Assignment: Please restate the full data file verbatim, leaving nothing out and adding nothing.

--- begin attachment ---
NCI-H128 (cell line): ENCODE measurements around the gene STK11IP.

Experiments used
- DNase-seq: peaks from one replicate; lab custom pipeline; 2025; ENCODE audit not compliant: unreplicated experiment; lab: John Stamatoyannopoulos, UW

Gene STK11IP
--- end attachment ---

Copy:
NCI-H128 (cell line): ENCODE measurements around the gene STK11IP.

Experiments used
- DNase-seq: peaks from one replicate; lab custom pipeline; 2025; ENCODE audit not compliant: unreplicated experiment; lab: John Stamatoyannopoulos, UW

Gene STK11IP